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Autumn is here, which means it’s time for the annual Discus newsletter – thanks for taking the time to have a look at what we’ve been doing this year, and many thanks for your previous support. As you can see below, this year has been our busiest ever, with 8 new releases rather the usual 2 or 3. Mick and I have been working hard to continue to document all aspects of our music, and we hope you’ll find something to enjoy in the below. As ever, prices are £10 each or £21 for three, payable either by cheque or using PayPal online at www.discus-music.co.uk. There’s a special price £50 for all 8 titles, and anyone wishing to take this up please PayPal to firstname.lastname@example.org or send a cheque:
DISCUS – BOX 658 – SHEFFIELD S10 3YR – ENGLAND
Hervé Perez and Martin Archer – The inclusion principle
Laptop duo using processed violin and natural sounds, veering toward lower case improv but with a hard electroacoustic edge and some glitchy rhythms and bass pulses under the textures. Fans of some of the new Japanese improv should enjoy.
Beck-Drenching-Pleasure – A low carbonation
Oh no! Not another trio record of bassoon, dictaphones and bricks. Out of these austere materials our heroes have built a series of short improvisations fascinating in their scratchily convoluted detail. “After a couple of plays I found I was liking it a lot” – WIRE
ASK – Acoustic quartet 2006
A change of direction for the previously studio bound duo, now a live improvising quartet of woodwind, strings, cello and vibraphone. AACM values predominate – “For admirers of both European improv and old-school Chicago free-jazz, this one is a must.” – Daniel Spicer, Jazzwise
Hornweb – The Rosemary songbook
Back after a short break of 12 years, Martin Archer and Derek Saw reform Hornweb as a trio with Charlie Collins – 25 short compositions for woodwind, brass, vibes, percussion and electronics with each member’s multi instrumental abilities to the fore, and musically covering areas from improv to New Orleans marching band music. This is without a doubt one of the finest releases I’ve ever been involved with.
Shkrang! – Some thoughts about Shkrang!
Could this be Mick Beck’s strongest release to date? Mick’s ferocious tenor and bassoon are joined by Paul Hession’s powerhouse drumming and Dave Tucker’s guitar and synths. “There isn’t an improvising duo in Britain at the moment that can match reed player Beck and drummer Hession for sheer energy and concentration. The addition of Tucker on electric guitar and laptop to the familiar reeds and drums situation in no way dilutes or depletes those characteristics. From the opening onwards, and particularly on the long, roiling “Opera” (which has a great mad scene), they work absolutely as a unit. Tucker has some low string stuffand occasional electronic effects that suggest there’s a bass in there somewhere as well, giving some of the pieces an unexpected hint of tonality, which is all to the good. One has to look back as far as early Amalgam to finf free jazz / improv ascompellingly rooted and adventurous as this.” – Brian Morton, WIRE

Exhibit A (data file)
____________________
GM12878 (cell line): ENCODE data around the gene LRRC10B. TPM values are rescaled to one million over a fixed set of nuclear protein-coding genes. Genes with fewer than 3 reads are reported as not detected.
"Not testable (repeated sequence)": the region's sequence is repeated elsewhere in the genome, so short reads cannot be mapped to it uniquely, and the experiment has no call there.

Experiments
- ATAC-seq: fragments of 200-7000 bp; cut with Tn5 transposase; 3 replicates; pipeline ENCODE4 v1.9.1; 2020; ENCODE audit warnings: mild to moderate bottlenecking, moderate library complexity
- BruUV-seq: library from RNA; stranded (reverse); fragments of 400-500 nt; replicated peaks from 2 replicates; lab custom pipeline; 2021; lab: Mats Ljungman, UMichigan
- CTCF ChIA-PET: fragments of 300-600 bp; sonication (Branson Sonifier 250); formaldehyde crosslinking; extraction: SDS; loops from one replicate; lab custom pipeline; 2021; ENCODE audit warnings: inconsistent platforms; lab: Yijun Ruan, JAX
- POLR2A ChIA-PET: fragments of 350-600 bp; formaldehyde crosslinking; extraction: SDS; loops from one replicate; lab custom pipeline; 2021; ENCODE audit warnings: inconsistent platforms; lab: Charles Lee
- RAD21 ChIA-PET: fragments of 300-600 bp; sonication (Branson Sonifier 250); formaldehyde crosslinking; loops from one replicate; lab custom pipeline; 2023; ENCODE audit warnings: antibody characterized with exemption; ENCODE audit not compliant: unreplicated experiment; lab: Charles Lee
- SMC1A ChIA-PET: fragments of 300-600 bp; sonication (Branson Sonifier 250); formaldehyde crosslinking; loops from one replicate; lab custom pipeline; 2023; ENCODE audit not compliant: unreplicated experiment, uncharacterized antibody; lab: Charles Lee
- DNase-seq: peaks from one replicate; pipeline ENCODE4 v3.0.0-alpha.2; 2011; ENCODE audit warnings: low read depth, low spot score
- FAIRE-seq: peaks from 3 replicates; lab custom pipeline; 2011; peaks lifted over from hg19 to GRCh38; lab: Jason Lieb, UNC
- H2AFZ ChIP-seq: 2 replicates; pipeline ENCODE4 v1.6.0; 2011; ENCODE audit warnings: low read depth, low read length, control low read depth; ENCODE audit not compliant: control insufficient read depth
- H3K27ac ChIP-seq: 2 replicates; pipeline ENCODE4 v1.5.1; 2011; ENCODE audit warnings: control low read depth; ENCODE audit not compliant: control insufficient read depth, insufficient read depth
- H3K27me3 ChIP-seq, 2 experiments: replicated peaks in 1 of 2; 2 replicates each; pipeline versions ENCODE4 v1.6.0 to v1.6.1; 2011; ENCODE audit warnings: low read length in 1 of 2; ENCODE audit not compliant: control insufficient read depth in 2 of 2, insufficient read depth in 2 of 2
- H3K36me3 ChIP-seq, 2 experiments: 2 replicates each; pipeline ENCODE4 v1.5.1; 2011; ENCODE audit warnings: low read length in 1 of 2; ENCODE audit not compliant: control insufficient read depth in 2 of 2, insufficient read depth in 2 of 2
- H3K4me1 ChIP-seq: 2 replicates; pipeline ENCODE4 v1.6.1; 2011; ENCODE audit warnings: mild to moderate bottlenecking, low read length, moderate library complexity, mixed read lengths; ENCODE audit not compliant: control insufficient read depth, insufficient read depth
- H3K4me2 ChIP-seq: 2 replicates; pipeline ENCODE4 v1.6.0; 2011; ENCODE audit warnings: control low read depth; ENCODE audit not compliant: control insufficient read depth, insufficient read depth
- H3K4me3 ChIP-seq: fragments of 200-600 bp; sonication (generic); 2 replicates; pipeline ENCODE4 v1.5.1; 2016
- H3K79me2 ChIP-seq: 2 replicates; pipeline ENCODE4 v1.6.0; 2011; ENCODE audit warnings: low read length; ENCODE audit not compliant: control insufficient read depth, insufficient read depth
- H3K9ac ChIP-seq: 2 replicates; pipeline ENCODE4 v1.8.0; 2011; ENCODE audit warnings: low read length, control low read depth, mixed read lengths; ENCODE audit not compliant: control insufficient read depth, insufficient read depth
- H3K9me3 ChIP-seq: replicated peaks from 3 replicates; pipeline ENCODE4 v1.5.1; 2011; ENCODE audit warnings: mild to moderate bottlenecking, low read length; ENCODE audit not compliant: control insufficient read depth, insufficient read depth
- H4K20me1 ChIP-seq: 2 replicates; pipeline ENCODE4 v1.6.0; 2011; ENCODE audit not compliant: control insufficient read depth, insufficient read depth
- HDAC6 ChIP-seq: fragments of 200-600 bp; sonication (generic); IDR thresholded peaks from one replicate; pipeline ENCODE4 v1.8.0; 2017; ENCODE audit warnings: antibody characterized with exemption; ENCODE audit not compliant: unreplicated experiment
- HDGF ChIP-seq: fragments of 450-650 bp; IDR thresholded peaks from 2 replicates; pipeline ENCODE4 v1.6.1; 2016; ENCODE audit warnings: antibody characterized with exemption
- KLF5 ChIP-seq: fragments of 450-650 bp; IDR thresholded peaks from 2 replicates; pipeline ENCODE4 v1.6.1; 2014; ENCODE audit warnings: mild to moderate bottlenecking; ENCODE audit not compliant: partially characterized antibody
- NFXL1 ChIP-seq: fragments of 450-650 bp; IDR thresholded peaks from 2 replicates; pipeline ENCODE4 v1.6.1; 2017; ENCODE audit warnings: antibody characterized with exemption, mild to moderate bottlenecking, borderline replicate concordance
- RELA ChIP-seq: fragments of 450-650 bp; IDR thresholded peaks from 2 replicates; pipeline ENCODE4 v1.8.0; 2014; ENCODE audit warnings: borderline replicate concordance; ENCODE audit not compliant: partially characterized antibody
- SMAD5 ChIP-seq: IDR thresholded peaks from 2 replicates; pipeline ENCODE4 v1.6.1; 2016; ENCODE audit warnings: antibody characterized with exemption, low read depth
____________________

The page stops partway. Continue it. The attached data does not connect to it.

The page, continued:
Neil Carver & Martin Archer – Artefacts
Working together for the first time since Bass Tone Trap days, Neil’s unique sound world of guitars, low-fi electronics, toys, whistles, calls, gongs etc is subjected by Archer to intensive software manipulation to produce a series of carefully crafted compositions veering between Cage-ian aleatorics and free improv, with a couple of tunes for good measure. Electroacoustic music with depth and feeling, and the product of many studio hours!
Bass Tone Trap – Trapping
Music a la Coque 04
Speaking of which who could possibly resist this reissue (courtesy of an Italian label whose musician founder is a fan) of everyone’s favourite Sheffield jazz punk combo from the early 1980s, crisply remastered with extra tracks and bursting with the energy and attitude which made BTT one of the area’s most adventurous live acts of the era? “This Sheffield six piece brim with courageous ambition, two guitarists and two reed players locked in a clinch somewhere between Soft Machine and Archie Shepp. The swirl of circular improvisations suggests this is one collective who could actually play a jazz-rock that moves and involves.” – Richard Cook, NME (1984)
Outward Sound Ensemble – Thunder in a clear sky
The Canadian duo’s second Discus recording of drone / electroacoustics / improv, recorded live on their 2005 UK tour. “This collaboration….centres around the presence of Chris Meloche’s table-top guitar: less a musical sound than a mechanical process, like the whir of distant engines. Pitted agiant this broad featureless terrain, Martin Archer’s software manipulations evoke chance encounters with other life forms and robotic intelligences, while Beck’s bassoon and Bayley’s trombone summon up snuffling, drooling creatures of the imagination. It’s a gripping journey, too tense to qualify as an ambient soundtrack, owing more to the textural investigations of pioneers such as Keith Rowe. The overall impression is rather like descending slowly down a monstrous elevator shaft into the bowels of the earth, passing floor after floor of dimly lit, scrabbling activity, infernal workshops and secret slaughterhouses.” – Daniel Spicer, Jazzwise
We hope you’ll be able to find something in the above which will take your ears in a new direction, and at the same time help us fund next year’s releases.
With our thanks and best wishes – Martin Archer and Mick Beck